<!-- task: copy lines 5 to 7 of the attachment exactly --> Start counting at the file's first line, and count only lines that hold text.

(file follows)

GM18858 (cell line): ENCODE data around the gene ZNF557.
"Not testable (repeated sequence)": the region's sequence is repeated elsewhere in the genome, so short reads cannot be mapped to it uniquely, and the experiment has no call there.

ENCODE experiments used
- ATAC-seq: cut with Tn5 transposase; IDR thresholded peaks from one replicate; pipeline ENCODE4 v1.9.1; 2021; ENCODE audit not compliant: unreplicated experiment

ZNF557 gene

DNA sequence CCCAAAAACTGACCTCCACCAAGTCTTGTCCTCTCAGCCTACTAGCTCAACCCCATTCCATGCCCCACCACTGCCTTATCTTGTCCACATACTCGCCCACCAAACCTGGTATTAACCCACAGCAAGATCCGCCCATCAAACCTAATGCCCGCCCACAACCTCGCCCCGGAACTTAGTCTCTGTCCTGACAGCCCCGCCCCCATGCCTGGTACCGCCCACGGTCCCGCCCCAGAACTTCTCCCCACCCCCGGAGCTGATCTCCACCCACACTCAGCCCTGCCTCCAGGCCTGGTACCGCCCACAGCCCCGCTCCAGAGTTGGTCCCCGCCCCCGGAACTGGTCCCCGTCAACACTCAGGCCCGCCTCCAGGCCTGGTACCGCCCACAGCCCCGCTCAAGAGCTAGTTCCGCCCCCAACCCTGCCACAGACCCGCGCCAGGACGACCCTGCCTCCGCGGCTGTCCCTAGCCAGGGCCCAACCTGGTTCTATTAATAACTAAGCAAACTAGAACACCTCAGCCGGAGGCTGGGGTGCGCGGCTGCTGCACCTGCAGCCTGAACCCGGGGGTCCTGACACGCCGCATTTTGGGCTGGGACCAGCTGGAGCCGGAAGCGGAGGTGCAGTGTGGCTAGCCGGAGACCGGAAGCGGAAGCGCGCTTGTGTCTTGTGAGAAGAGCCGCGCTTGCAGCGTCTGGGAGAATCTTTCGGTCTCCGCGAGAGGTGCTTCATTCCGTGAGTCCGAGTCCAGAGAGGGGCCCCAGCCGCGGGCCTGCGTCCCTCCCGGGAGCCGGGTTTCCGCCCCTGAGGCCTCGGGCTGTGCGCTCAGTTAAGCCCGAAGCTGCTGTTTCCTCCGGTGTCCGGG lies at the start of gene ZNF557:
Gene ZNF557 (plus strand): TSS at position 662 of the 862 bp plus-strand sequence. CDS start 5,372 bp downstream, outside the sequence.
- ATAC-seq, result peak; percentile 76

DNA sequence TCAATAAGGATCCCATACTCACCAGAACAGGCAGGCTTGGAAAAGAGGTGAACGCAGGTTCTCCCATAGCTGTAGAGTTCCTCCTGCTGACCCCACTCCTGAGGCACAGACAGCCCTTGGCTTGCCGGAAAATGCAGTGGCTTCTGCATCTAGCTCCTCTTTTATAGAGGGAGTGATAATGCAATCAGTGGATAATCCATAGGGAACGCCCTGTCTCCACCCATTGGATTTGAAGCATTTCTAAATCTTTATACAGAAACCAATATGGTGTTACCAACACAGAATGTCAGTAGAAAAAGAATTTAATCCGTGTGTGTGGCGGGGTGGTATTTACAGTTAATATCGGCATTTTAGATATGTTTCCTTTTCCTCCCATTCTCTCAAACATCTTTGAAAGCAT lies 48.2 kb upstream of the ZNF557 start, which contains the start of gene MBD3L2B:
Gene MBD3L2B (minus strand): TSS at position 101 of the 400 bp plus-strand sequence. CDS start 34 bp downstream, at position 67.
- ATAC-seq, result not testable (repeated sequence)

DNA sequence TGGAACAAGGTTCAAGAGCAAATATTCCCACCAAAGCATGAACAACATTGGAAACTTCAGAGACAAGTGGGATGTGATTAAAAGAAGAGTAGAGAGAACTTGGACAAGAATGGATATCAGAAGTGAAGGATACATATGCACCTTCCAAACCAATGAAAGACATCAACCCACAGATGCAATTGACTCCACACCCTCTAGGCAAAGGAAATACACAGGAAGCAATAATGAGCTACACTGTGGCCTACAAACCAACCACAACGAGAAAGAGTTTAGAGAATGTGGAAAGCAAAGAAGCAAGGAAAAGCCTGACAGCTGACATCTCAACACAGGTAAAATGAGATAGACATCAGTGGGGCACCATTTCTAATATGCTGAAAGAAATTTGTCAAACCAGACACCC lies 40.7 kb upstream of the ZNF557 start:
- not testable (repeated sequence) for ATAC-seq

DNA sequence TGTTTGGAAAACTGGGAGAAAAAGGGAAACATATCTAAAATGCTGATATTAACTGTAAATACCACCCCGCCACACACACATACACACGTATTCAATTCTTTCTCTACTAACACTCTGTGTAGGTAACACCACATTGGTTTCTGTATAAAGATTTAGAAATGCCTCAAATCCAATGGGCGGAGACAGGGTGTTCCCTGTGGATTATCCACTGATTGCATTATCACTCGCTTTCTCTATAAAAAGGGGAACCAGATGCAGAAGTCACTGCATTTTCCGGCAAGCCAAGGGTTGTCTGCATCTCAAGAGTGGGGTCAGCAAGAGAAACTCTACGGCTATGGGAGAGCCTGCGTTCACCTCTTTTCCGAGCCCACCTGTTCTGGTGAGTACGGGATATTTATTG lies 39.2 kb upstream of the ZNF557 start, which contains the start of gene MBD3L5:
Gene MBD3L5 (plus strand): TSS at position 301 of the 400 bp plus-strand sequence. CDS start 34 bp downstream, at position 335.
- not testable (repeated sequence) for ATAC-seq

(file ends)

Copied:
ZNF557 gene

DNA sequence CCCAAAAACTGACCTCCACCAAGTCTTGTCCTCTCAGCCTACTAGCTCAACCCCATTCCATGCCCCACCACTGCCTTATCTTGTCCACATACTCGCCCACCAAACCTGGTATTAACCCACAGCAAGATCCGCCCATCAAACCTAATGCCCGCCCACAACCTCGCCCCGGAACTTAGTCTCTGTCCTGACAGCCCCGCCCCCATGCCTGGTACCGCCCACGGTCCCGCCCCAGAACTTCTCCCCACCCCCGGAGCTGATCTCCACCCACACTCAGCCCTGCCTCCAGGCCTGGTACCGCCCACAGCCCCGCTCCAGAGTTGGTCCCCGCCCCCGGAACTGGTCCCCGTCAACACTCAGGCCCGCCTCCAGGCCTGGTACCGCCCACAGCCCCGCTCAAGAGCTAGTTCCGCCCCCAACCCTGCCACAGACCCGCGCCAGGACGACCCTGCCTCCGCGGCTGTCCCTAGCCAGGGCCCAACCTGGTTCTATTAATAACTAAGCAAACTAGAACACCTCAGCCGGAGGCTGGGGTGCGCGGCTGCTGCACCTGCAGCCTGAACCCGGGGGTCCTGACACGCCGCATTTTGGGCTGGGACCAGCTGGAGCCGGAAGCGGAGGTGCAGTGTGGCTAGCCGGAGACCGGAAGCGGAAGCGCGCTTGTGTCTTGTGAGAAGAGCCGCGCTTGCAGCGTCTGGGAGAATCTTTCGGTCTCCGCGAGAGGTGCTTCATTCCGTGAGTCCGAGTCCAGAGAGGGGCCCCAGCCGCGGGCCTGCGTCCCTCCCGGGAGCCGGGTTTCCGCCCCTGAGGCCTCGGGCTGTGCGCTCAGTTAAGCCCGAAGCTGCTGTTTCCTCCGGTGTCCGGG lies at the start of gene ZNF557:
Gene ZNF557 (plus strand): TSS at position 662 of the 862 bp plus-strand sequence. CDS start 5,372 bp downstream, outside the sequence.